There are four dangerous fiscal fables afloat. Paul Krugman, who has been pleading for more deficit spending on a continuous basis in his New York Times column, is hawking all four fables. Pity our children if our policymakers continue to take his views seriously.
Until leading politicians reach the right balance of tax increases and spending cuts, any chance of long-term sustainability and returning to a Standard and Poor's AAA sovereign credit rating is slim.
With the economy showing signs of recovery, it's high time that our federal lawmakers move beyond these self-induced crises and begin to talk about tax reform that can help taxpayers move forward with a clear understanding of how the tax code works and how much they owe.
Obama changed political gears last week, and decided to take a new direction in his dealings with Republicans in Congress. This "charm offensive" will either later be seen as a meaningless photo-op gesture, or a brilliant strategic maneuver on the political chessboard. Time will tell.
The sequestration's full effects are not all clear, but it will severely impede scientific progress across the country, along with various public health programs.
What happened? How did "sequestration" -- a banal, bureaucratic, deliberately opaque word -- replace "fiscal cliff" in the media and in Congress?
With gridlock and malicious behavior paralyzing our government, it is now up to we, the people, to become more visible and vocal, to show Congress what needs to be done. Here are some thoughts and ideas on where we need to go from here, and how we can become involved.
No matter how well intentioned (and politically appealing), protecting individual values in isolation of the consequence to other values can never be as optimal as making decisions with the full system in view and on the table.
We've criticized both the president's handling of this situation and the media's reporting of it. But, in the end, this is an act of Congress. Congress passed the bill that put these cuts into effect, and it can repeal that bill -- today, if it so chooses.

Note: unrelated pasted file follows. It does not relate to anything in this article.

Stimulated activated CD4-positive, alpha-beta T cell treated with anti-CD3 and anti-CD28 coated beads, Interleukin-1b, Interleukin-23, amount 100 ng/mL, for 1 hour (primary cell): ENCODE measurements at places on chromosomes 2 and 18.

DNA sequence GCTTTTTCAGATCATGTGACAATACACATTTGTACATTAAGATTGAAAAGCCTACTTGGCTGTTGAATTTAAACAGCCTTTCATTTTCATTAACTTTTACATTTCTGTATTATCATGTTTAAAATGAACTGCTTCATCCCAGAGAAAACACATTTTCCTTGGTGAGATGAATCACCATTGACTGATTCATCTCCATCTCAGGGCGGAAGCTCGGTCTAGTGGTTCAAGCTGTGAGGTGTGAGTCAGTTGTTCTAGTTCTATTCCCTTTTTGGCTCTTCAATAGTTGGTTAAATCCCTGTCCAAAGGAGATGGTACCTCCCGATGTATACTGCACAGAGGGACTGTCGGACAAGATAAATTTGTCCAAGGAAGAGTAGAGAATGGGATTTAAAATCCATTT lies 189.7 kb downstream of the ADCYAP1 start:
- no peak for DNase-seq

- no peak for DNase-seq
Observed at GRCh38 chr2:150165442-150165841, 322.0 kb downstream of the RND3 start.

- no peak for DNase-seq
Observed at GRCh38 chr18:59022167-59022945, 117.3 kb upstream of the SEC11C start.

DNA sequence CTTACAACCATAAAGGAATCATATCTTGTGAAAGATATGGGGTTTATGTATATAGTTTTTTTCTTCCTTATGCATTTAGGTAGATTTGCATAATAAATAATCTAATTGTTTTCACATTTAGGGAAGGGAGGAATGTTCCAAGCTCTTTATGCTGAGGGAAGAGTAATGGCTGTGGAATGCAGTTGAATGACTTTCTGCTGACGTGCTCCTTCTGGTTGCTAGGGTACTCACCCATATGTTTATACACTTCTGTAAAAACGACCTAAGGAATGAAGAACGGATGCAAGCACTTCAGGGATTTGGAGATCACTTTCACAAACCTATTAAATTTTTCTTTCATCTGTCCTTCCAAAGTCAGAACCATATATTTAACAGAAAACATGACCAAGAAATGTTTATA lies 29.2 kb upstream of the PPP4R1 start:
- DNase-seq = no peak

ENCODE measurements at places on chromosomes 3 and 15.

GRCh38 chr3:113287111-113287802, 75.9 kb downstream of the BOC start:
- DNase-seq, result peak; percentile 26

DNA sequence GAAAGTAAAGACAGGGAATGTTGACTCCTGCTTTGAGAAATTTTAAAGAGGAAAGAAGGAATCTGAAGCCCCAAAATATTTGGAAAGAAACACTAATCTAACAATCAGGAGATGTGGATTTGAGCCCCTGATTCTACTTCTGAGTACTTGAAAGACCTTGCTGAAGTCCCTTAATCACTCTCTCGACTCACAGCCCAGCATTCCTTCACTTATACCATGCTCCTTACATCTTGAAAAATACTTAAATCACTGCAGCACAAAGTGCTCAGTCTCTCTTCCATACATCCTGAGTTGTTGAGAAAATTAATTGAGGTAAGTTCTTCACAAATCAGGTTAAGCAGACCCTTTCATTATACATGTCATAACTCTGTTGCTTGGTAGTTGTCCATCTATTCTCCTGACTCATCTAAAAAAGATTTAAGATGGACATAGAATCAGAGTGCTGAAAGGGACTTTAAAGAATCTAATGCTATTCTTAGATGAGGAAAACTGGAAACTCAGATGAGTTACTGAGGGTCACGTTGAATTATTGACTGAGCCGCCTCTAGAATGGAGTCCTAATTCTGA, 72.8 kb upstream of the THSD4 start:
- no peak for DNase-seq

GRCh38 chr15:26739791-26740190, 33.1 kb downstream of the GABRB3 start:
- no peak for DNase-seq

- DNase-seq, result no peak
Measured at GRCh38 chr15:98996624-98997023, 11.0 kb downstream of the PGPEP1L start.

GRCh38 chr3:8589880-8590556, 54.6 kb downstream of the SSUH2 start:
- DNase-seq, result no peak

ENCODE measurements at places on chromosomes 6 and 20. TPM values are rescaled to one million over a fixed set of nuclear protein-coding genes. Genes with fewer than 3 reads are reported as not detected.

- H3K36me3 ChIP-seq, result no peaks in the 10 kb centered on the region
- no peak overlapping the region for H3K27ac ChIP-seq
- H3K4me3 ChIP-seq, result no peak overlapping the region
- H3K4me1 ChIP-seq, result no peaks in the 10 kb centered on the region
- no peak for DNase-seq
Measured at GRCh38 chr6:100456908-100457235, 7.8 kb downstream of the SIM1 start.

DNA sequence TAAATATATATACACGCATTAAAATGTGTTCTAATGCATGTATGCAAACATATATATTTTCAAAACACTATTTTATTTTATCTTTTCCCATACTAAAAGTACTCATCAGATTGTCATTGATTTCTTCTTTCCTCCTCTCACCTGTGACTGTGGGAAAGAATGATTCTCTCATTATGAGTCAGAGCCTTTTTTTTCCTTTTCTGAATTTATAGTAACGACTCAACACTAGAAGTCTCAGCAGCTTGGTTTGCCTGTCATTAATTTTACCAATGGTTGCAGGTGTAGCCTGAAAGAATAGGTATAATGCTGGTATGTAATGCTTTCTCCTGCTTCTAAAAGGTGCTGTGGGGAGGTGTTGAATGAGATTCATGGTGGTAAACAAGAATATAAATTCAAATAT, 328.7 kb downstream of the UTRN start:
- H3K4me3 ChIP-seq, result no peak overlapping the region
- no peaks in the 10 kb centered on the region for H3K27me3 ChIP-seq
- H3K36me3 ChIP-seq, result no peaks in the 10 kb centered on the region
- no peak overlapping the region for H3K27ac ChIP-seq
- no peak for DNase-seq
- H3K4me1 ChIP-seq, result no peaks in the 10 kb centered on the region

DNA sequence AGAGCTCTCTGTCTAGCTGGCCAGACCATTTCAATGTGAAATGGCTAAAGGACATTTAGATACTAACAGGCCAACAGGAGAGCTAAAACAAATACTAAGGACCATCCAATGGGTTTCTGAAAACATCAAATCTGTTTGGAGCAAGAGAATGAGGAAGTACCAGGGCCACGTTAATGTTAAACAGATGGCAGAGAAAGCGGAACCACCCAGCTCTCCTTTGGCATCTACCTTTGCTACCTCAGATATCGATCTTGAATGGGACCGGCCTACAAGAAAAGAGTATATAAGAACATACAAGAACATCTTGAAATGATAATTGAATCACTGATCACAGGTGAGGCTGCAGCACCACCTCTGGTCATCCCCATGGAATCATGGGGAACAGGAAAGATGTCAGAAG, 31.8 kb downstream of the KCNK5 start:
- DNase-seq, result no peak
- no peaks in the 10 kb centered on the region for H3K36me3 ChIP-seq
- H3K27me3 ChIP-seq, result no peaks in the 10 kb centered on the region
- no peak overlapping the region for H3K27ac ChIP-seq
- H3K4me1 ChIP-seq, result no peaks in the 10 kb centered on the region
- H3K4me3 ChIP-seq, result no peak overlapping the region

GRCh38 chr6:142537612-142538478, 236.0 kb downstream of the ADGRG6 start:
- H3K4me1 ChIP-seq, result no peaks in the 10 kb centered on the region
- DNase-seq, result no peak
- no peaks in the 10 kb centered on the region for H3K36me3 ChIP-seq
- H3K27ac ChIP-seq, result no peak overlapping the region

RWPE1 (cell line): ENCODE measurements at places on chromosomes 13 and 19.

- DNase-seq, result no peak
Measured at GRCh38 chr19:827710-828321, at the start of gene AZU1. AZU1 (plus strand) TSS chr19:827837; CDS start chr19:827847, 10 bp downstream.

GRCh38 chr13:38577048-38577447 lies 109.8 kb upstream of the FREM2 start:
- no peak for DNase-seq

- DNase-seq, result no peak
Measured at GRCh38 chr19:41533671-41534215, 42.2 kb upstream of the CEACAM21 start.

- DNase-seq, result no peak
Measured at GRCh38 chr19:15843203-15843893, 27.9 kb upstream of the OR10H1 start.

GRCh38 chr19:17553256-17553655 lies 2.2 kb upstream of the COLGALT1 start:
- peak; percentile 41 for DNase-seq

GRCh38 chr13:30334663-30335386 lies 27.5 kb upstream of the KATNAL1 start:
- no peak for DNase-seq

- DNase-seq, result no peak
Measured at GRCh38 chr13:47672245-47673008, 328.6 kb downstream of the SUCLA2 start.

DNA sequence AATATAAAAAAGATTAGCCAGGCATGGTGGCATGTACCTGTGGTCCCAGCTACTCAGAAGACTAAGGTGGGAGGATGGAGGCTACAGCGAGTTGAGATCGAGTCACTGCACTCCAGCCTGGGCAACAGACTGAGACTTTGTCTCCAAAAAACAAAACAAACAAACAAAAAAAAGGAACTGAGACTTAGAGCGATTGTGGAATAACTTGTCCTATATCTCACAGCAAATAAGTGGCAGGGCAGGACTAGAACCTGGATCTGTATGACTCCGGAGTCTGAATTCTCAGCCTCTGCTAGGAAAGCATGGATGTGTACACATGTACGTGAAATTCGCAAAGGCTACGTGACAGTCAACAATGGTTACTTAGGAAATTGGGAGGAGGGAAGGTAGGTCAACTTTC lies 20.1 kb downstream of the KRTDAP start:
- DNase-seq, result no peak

As the threat of the so-called "financial sequester" looms nearer and nearer, we should all try to look on the bright side: We are getting way better at coming up with cool names for financial crises.
The Sequester is like the latest sequel to a movie no one wanted to see in the first place, but did anyway because it had a big budget behind it, and now has to watch because we've all already seen all the previous ones. The Fast and Furious Six of financial crises.
"Struggle" seems to be the operative word for the condition of small business today. Is there anything that can be done to help them in that struggle?
With late-breaking fiscal cliff tax legislation this year, the many tax law changes, delays in the start of tax season and important forms, just about everything needed to get your taxes done is working well right now, but that all could change after March 1.
It's the foregone conclusion that no matter which hand the folks in Washington try to play, the fact is taxes will be higher... much higher in the future.
Cutting money does not spur doom and gloom just as throwing money at a problem will not fix it. What matters is whether money is spent effectively.
After you've e-mailed your representatives, screamed at the television and torn your hair out, there is little more you can do about Washington's fiscal shenanigans. However, there is one thing you can do to protect yourself from the fallout: save more money.